Bufo koynayensis was originally described on the basis of specimens collected from near Koyna, Maharashtra. Thus, this species is only known from its type-locality as of now. A subsequent report on Bufo koynayensis came from Amboli, approximately 300 km. south of its type-locality. This Amboli population was described as a new species Xanthophryne tigerina.

The Amboli toads are only found on two or three plateaus near Humbarli and there are about five to six breeding colonies on or close to some rocky plateaus near Amboli. They are nocturnal and remain hidden under rocks during the day. Photo: Nayan Khanolkar.

THE LITTLE KNOWN AMBOLI TOAD

The plateaus close to Humbarli village were regularly visited between 2006 and 2009 and in different seasons. A few breeding colonies near Amboli were also observed often from 2003 onwards. These toads are only found on two or three plateaus near Humbarli and there are about five to six breeding colonies on or close to some rocky plateaus near Amboli. They are nocturnal and remain hidden under rocks during the day. The toads are early and prolific breeders whose breeding season is roughly from the third week of June to late August. Two to three days after the first monsoon showers, large breeding congregations can be seen on some plateaus. Eggs are always laid in very small, temporary rainwater puddles on lateritic rocks. Amplexus (pseudo-mating position of frogs and toads, where the male clasps the female’s back) is axillary and eggs are laid in clutches, every clutch containing about 30-35 eggs. Tadpoles are comparatively slow-moving and can usually be seen feeding on organic matter in puddles that harbour tadpoles in different developmental stages.

Given that its geographic range is under 5,000 sq. km. and its distribution is severely fragmented and continues to decline, Xanthophryne koynayensis is listed as endangered under the IUCN’s Red List. And X. tigerina is considered critically endangered because the species is known only from the type-locality, Amboli with an occupancy area that is presumed to be under 10 sq. km.

Our lack of knowledge of these toads and their distribution is probably their greatest threat. The only scientific publication on these two species is their original description, plus two notes about range extensions. Most information about their breeding, range and populations is derived from published records, which are in turn based on anecdotal observations. These toads have been reported from a few more, unconnected rocky plateaus leaving the amphibians islanded. Most of the known populations of Xanthophryne toads are known from two to three plateaus in a single locality or confined to a single high altitude plateau. Presumably, this habitat specificity is a key reason for their point endemism at certain places in the northern Western Ghats. This underscores the need for more studies to locate further populations from the northern Western Ghats. We also need to check if these populations are related or distinct. It may be assumed that the long-term isolation of these populations for a prolonged duration had led to speciation (formation of new species). If so, then every single population of Xanthophryne toads deserves our unadulterated care and attention.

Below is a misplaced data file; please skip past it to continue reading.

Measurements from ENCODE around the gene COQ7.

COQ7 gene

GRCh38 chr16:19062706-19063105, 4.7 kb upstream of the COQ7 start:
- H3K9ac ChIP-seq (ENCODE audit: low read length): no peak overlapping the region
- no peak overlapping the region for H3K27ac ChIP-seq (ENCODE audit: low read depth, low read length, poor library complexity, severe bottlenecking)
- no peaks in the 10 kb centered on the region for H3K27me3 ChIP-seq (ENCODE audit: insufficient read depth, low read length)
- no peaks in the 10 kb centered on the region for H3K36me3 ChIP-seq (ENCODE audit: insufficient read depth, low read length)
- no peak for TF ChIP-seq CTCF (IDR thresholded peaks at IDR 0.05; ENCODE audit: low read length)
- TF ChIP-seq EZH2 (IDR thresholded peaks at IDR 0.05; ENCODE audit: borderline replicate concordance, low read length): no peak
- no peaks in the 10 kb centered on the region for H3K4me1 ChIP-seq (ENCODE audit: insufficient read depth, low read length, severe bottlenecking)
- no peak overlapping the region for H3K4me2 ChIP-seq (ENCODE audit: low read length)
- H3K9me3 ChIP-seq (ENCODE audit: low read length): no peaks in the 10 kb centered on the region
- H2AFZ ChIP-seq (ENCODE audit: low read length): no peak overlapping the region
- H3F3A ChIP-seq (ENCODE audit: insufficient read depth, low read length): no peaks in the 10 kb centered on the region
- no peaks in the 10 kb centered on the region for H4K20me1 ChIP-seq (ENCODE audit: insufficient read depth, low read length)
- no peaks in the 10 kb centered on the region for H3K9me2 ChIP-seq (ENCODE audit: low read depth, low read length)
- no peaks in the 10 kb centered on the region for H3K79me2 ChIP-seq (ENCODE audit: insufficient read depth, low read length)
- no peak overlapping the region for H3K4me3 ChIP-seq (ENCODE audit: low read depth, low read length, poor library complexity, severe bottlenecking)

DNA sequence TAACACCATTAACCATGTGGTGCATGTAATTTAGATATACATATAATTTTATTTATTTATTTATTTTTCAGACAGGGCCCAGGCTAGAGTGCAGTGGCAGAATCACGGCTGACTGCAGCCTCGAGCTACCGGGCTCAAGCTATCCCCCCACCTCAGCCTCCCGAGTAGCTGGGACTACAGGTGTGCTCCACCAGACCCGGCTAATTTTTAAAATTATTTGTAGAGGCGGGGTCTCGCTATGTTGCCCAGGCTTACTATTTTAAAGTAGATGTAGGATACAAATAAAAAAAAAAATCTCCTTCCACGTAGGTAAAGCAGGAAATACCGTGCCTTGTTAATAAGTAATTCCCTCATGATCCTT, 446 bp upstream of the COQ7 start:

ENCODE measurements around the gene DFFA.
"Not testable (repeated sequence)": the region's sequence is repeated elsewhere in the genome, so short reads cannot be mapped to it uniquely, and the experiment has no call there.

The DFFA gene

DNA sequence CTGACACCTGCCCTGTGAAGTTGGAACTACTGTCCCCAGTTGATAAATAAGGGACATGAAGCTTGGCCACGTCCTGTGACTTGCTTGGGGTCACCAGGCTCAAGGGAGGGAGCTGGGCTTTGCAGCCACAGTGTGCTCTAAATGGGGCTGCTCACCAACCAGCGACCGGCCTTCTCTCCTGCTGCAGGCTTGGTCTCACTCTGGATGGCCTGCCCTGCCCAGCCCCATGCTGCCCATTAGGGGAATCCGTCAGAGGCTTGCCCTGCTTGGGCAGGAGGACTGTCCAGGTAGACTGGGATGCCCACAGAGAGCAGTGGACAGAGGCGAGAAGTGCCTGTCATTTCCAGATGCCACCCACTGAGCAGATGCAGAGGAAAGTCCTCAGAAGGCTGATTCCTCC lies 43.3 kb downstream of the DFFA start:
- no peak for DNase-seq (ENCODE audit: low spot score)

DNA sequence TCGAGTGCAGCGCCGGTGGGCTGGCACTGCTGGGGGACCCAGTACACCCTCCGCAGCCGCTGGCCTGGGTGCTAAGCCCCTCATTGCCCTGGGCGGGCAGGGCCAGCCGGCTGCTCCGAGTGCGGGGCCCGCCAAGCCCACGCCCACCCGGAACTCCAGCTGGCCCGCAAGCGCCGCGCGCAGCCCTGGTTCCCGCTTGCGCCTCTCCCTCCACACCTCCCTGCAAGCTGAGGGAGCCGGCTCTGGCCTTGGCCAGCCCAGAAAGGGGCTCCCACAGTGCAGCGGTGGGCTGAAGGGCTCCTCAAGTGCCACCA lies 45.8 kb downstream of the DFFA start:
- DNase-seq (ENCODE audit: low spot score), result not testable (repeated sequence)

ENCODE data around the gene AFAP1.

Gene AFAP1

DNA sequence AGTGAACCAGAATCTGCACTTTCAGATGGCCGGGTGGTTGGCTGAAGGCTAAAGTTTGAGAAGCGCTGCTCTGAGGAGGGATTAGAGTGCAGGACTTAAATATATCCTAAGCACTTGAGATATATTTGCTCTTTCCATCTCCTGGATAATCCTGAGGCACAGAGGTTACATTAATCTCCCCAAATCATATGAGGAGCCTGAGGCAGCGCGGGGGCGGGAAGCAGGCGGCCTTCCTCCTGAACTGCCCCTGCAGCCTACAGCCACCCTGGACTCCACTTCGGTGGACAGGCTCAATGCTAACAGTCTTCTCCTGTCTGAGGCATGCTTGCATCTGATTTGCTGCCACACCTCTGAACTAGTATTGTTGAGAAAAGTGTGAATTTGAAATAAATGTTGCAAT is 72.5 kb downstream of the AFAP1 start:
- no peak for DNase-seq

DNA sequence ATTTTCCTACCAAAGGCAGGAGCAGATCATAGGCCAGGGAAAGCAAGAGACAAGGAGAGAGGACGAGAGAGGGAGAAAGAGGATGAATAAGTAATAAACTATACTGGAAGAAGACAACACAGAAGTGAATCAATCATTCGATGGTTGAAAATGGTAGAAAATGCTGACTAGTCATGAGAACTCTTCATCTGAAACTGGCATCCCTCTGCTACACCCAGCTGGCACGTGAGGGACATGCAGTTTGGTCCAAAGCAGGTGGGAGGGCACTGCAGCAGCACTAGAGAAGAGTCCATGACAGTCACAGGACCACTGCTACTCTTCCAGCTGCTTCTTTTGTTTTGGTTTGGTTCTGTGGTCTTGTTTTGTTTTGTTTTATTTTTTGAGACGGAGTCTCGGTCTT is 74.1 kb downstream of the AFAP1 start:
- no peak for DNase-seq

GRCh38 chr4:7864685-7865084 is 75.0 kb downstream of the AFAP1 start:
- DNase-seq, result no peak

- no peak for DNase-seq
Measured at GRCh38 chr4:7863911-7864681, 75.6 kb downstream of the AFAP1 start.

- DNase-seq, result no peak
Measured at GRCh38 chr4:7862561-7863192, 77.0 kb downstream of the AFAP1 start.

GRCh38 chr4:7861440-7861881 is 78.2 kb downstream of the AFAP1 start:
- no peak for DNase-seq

The Amboli toads are vulnerable to even slight climatic changes because of their specialised breeding habits. Photo: Nayan Khanolkar.

CLIMATE-DEPENDENT BREEDER

Because of their specialised breeding habits, the toads are vulnerable to even slight climatic changes. The reduction or delay of rain for even a day or two could cause most of the eggs and tadpoles to desiccate and die, even if there happens to be enough water on the ground close to the rocks where they exist. On many occasions large numbers of such dead eggs and tadpoles have been observed both at Humbarli and Amboli. There is more. The water in these breeding puddles easily heats up with a lull in the rain and this rise in temperature and reduced humidity may also impact the development of eggs and tadpoles if they metamorphose in an inadequate quantum of water on an exposed rock.

Fortunately, the population of Xanthophryne koynayensis appears to be stable since the plateaus are located within the protected Koyna Wildlife Sanctuary (part of the Sahyadri Tiger Reserve), where human pressures are low. Nevertheless, breeding populations of X. tigerina appear to be under threat as most of their breeding colonies are near human settlements. Three smaller breeding colonies have actually disappeared near Amboli within the past five years thanks to road construction and other developmental activities.

The authors observed large numbers of dying tadpoles of the Amboli toad in dry water pools in Amboli. Photo: Nayan Khanolkar.

A heating planet cannot be good news for specialised creatures such as the Amboli toad. Humans may take the position that they ‘need more proof, more time’ to accept the reality of climate change. The Amboli toad and uncounted other little-known creatures do not have that luxury. They are staring climate-triggered extinction in the face!

First appeared in: Sanctuary Asia, Vol. XXXIV No. 4, August 2014.

 
 
 

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Valmi Shah Shirodkar

October 9, 2014, 04:31 PM
 Such an informative article. Thank you for sharing with us!!